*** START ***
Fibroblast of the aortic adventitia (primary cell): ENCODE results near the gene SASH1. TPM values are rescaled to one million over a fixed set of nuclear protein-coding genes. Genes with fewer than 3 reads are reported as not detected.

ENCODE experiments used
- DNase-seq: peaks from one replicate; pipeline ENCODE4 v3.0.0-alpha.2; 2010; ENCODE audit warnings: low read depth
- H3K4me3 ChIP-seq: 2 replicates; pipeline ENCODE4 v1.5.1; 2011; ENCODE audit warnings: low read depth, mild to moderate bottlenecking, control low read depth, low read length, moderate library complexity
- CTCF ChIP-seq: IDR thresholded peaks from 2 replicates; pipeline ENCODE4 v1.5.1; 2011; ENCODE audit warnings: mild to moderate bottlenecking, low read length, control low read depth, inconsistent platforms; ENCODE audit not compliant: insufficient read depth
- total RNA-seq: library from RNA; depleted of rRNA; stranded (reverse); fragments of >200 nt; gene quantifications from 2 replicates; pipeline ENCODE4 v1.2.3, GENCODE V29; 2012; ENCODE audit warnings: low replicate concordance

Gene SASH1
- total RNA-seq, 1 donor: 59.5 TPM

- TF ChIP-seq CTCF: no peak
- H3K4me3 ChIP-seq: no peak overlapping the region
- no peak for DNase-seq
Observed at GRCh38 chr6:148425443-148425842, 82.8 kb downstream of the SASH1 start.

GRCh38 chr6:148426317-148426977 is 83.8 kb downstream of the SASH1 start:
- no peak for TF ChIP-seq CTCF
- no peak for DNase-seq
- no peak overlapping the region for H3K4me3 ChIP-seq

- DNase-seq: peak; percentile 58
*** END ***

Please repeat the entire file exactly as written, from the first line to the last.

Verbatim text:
Fibroblast of the aortic adventitia (primary cell): ENCODE results near the gene SASH1. TPM values are rescaled to one million over a fixed set of nuclear protein-coding genes. Genes with fewer than 3 reads are reported as not detected.

ENCODE experiments used
- DNase-seq: peaks from one replicate; pipeline ENCODE4 v3.0.0-alpha.2; 2010; ENCODE audit warnings: low read depth
- H3K4me3 ChIP-seq: 2 replicates; pipeline ENCODE4 v1.5.1; 2011; ENCODE audit warnings: low read depth, mild to moderate bottlenecking, control low read depth, low read length, moderate library complexity
- CTCF ChIP-seq: IDR thresholded peaks from 2 replicates; pipeline ENCODE4 v1.5.1; 2011; ENCODE audit warnings: mild to moderate bottlenecking, low read length, control low read depth, inconsistent platforms; ENCODE audit not compliant: insufficient read depth
- total RNA-seq: library from RNA; depleted of rRNA; stranded (reverse); fragments of >200 nt; gene quantifications from 2 replicates; pipeline ENCODE4 v1.2.3, GENCODE V29; 2012; ENCODE audit warnings: low replicate concordance

Gene SASH1
- total RNA-seq, 1 donor: 59.5 TPM

- TF ChIP-seq CTCF: no peak
- H3K4me3 ChIP-seq: no peak overlapping the region
- no peak for DNase-seq
Observed at GRCh38 chr6:148425443-148425842, 82.8 kb downstream of the SASH1 start.

GRCh38 chr6:148426317-148426977 is 83.8 kb downstream of the SASH1 start:
- no peak for TF ChIP-seq CTCF
- no peak for DNase-seq
- no peak overlapping the region for H3K4me3 ChIP-seq

- DNase-seq: peak; percentile 58